We also managed to go on an outing everyday too. Here are some of our side trips.

Oh Yeah, Polish sausage and watching all the people go by in downtown Gatlinburg. What could be better?

How about the Forbidden Caverns? An Indian princess once got lost in the caves and was never found. After that, the Indians were "forbidden" to go there.

Melting and dripping. George, don't forget to watch your head. George, watch out!

Yep, George banged his head and smashed his shoulder into a formation. No blood though.

After the Indians left, the bootleggers used the caverns to make whiskey and the old stills were left behind 300 ft. below the surface.

The next day, I picked a real live magic show and I was not disappointed. We saw the floating lady, metamorphosis, great slight of hand and lots more. It was two hours long and the last act was an empty cage that was suddenly filled with a 500 pound white tiger. Awesome!

We went to Dollywood on Wednesday and saw two wonderful shows, Smokey Mountain Christmas and Babes in Toyland. We ate at Aunt Granny's. Strange name and the food was not near as good as my granny's or my aunt's. George spent the whole time looking for Dolly Parton but had no luck finding her.

We stayed in our apartment on Thanksgiving Day and I cooked a small turkey and heated up Bob Evans sides. George said, "It sure is quiet" so we called home and asked the kids to put the phone on speaker and sit it in the middle of the table so we could hear all the noise and fun that we were missing. (Seriously, it was just George...I wasn't missing a thing!)

Sunday, October 12, 2008

The Big Bounce Theory

When the grown up world is getting you down...


Amy---former high school cheerleader

Bo---former high school basketball player

Brandon---former high school pole vaulter

Bryan---former high school swim team diver

The adults were all so happy that Eliza had her 4th birthday party at the Big Bounce Fun Zone.

Thursday, October 9, 2008

Caillou Mystery Solved

Did you ever wonder what happened to Caillou's hair?


He tried................

to cut it himself!!!!!!!!!!!!

Wednesday, July 16, 2008

My Dad

My Dad celebrated his 85th birthday on July 7. Amy, Amanda and I put together a memory box with some of his WWII pictures and souvenirs. In the center of the box is a picture of him when he was 19 years old. It was taken at Marine boot camp in San Diego California. It was the first time he had ever been away from his home in Texas. He was so young. I think about how young 19 is and how I've worried and missed my 19 year old sons who have left home to serve missions so far from home. My grandmother had to say good bye to all three of her sons at the same time and they were gone for more than two years. They volunteered to fight until the war was over. For my Dad, that was almost four years. They all served in different places and they all came home. My Dad was the only one who was wounded. Even when he was shot in the shoulder, he was not sent home. He was sent to a hospital in Hawaii and when he recovered, he was sent back into battle.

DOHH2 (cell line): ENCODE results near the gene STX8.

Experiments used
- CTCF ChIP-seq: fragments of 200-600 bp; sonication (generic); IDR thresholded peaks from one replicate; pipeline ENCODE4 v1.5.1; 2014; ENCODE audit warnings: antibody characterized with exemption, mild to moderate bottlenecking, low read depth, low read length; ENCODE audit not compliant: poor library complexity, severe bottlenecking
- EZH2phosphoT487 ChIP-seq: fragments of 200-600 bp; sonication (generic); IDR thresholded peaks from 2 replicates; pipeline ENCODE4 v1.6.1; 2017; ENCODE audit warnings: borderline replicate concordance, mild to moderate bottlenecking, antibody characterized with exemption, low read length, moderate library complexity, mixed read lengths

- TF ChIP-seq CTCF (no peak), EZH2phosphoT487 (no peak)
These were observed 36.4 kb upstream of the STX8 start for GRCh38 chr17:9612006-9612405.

Here is a picture of him on deck of a warship cleaning his weapon in preparation for the landing on the Japanese held island of Tarawa. He came ashore in an amphibious tractor like the ones in "Saving Private Ryan". He made it to shore alone after most of the men on his boat were killed getting out and into the water. A sniper fired at him, but the bullet hit his rifle and shattered. The pieces of metal peppered his shoulder. He couldn't feel his arm. The shrapnel is still in his arm today.The rest of the day and night he hid,wounded, in a hole on the beach. He was barely 20 years old. He received the Purple Heart from Admiral Chester Nimitz (yes, the same one they named an aircraft carrier after) who just happened to be in Hawaii the same time as my Dad was in the hospital there. Other items in the memory box are a silver Japanese cigarette case found on the island of Sipan and a statue of three monkeys found in the ashes of Nagasaki .